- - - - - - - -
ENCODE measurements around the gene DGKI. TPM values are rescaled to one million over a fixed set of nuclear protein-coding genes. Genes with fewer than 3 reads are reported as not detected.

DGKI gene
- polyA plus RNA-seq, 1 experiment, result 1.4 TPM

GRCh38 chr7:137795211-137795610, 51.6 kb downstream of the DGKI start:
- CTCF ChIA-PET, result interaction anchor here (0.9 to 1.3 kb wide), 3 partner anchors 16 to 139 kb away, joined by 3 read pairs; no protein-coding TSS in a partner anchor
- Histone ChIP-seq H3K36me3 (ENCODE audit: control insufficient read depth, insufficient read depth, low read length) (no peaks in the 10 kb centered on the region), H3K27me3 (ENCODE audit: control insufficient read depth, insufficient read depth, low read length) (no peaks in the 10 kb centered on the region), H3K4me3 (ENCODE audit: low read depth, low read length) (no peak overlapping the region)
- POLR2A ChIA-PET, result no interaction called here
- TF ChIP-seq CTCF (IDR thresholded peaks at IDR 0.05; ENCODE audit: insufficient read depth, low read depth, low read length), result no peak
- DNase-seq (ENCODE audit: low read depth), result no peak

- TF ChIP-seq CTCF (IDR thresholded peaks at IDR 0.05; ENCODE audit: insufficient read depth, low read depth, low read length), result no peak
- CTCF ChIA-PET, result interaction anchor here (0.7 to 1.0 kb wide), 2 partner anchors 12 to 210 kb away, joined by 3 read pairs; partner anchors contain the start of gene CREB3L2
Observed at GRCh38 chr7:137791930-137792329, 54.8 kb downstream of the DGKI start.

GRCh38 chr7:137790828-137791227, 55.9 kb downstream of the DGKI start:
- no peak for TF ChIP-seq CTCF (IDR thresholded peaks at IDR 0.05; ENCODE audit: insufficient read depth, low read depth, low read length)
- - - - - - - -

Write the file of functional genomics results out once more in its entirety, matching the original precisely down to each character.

ENCODE measurements around the gene DGKI. TPM values are rescaled to one million over a fixed set of nuclear protein-coding genes. Genes with fewer than 3 reads are reported as not detected.

DGKI gene
- polyA plus RNA-seq, 1 experiment, result 1.4 TPM

GRCh38 chr7:137795211-137795610, 51.6 kb downstream of the DGKI start:
- CTCF ChIA-PET, result interaction anchor here (0.9 to 1.3 kb wide), 3 partner anchors 16 to 139 kb away, joined by 3 read pairs; no protein-coding TSS in a partner anchor
- Histone ChIP-seq H3K36me3 (ENCODE audit: control insufficient read depth, insufficient read depth, low read length) (no peaks in the 10 kb centered on the region), H3K27me3 (ENCODE audit: control insufficient read depth, insufficient read depth, low read length) (no peaks in the 10 kb centered on the region), H3K4me3 (ENCODE audit: low read depth, low read length) (no peak overlapping the region)
- POLR2A ChIA-PET, result no interaction called here
- TF ChIP-seq CTCF (IDR thresholded peaks at IDR 0.05; ENCODE audit: insufficient read depth, low read depth, low read length), result no peak
- DNase-seq (ENCODE audit: low read depth), result no peak

- TF ChIP-seq CTCF (IDR thresholded peaks at IDR 0.05; ENCODE audit: insufficient read depth, low read depth, low read length), result no peak
- CTCF ChIA-PET, result interaction anchor here (0.7 to 1.0 kb wide), 2 partner anchors 12 to 210 kb away, joined by 3 read pairs; partner anchors contain the start of gene CREB3L2
Observed at GRCh38 chr7:137791930-137792329, 54.8 kb downstream of the DGKI start.

GRCh38 chr7:137790828-137791227, 55.9 kb downstream of the DGKI start:
- no peak for TF ChIP-seq CTCF (IDR thresholded peaks at IDR 0.05; ENCODE audit: insufficient read depth, low read depth, low read length)